The Perfect Fit: What to Look for in a Footwear Provider
Here are a few things to look for in a safety footwear provider.
- By James Iwanski
- Feb 01, 2020
Employee safety is of the utmost importance on any jobsite, as it affects workers’ quality of life and job satisfaction as well as the bottom line. In fact, according to the National Safety Council, direct and indirect costs of work-related injuries and illnesses in the U.S. cost businesses over $160 billion each year.1
Slips, trips, falls and other foot-related injuries are among the most common in the workplace and can have a big impact on worker productivity. According to the Bureau of Labor Statistics, the median number of days away from work stemming from foot injuries in 2018 was eight.2
Fortunately, employers don’t have to figure it all out on their own. By selecting the right partners for safety footwear, employers can ensure they are doing everything possible to create a safe, well-functioning, productive work environment. Here are a few things to look for in a safety footwear provider:
Total Foot Protection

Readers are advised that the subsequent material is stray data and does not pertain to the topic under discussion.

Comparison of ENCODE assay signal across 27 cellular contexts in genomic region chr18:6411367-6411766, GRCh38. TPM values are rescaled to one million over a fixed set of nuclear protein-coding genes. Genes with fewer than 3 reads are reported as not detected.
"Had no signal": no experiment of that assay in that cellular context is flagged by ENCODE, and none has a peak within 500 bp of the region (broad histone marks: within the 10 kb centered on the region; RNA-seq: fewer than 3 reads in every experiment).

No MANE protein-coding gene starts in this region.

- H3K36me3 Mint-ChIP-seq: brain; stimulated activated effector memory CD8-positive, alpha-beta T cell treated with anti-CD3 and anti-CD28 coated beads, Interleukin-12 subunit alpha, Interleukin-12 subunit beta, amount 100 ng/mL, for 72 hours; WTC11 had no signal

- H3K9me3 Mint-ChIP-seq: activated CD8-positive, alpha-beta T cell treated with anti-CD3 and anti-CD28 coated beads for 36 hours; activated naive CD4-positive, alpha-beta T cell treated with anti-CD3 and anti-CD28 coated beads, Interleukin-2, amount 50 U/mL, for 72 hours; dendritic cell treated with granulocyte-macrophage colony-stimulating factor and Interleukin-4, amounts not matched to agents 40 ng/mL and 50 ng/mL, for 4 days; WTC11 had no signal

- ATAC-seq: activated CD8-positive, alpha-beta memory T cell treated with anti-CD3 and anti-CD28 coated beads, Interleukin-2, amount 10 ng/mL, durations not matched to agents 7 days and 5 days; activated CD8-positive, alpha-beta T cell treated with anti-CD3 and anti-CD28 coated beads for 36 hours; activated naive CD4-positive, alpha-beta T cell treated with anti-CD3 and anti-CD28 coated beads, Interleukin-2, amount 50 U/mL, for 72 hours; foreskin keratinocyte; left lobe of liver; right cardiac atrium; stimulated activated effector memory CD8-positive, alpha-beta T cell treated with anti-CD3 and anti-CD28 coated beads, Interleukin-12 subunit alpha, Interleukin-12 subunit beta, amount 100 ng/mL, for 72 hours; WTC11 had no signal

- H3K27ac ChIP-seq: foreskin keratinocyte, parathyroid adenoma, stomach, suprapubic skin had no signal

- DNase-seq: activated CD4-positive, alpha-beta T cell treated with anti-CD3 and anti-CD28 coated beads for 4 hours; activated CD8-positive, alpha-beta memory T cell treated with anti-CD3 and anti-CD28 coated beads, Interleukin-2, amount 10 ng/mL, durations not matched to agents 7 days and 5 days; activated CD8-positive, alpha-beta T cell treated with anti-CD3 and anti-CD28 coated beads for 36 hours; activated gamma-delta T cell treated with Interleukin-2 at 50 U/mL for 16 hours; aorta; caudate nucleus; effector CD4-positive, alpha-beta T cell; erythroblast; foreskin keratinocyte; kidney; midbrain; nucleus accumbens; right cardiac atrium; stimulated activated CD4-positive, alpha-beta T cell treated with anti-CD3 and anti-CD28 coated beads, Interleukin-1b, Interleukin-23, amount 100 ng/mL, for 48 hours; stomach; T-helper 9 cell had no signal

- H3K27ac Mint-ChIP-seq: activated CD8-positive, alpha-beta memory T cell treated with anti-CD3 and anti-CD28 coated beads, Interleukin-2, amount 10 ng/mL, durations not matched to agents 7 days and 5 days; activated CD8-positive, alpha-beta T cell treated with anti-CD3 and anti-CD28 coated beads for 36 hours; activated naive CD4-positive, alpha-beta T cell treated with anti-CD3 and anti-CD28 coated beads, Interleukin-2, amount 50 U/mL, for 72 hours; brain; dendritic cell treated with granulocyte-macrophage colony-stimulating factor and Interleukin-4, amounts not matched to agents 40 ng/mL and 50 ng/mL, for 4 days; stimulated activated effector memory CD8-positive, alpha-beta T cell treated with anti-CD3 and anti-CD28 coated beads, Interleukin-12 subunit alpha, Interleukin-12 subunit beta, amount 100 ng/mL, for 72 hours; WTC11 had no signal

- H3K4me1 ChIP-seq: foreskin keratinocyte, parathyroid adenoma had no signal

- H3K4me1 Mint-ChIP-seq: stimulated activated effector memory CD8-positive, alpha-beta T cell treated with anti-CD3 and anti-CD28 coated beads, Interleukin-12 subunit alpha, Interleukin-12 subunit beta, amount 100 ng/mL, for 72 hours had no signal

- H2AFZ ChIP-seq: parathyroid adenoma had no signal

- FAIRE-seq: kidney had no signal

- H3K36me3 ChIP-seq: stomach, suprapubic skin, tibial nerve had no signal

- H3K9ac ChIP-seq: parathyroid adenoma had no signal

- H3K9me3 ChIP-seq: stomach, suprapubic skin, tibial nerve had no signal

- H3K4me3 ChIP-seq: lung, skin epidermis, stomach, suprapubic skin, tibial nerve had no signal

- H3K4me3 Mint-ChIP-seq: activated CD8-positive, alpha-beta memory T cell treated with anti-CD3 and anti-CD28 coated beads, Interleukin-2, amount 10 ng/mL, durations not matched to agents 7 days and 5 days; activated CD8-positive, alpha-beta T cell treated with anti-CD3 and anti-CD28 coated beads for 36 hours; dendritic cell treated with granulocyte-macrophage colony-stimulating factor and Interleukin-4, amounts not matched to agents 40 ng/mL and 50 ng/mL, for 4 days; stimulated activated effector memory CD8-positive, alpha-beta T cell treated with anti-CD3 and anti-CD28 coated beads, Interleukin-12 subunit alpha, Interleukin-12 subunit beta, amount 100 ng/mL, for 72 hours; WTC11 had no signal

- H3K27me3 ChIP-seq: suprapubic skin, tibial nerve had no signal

A quality provider will offer a comprehensive and customizable assortment of footwear to keep workers safe and productive. This means offering products that protect against a wide array of potential hazards including falling objects, electrical hazards, sharp objects and more. Everything from safety toe options to outsoles designed to handle a variety of conditions should be considered. Partnering with a provider that has a broad catalog of products and services will help cut down on the time, money and energy spent searching for additional options.
Important safety footwear technologies to look for include: safety toe options, insulation, waterproofing, lightweight, cooling, slip protection, electrical hazard protraction, puncture resistance, static dissipation, ankle protection and more.
In addition to protection against common workplace hazards such as the aforementioned dangers, it’s important to find a partner that will ensure employees receive gear that fits correctly. Proper fit is a key aspect of safety apparel, particularly for footwear, because it affects the performance of built-in safety features. Not only will wearing poorly fitting footwear be less comfortable for employees, but they are also at a higher risk of injury. Wearing the proper socks, considering boot width, properly done lacing, heel and toe comfort and more are all aspects of finding the proper fit, and a partner that can help employees navigate this process will improve the effectiveness of the safety footwear.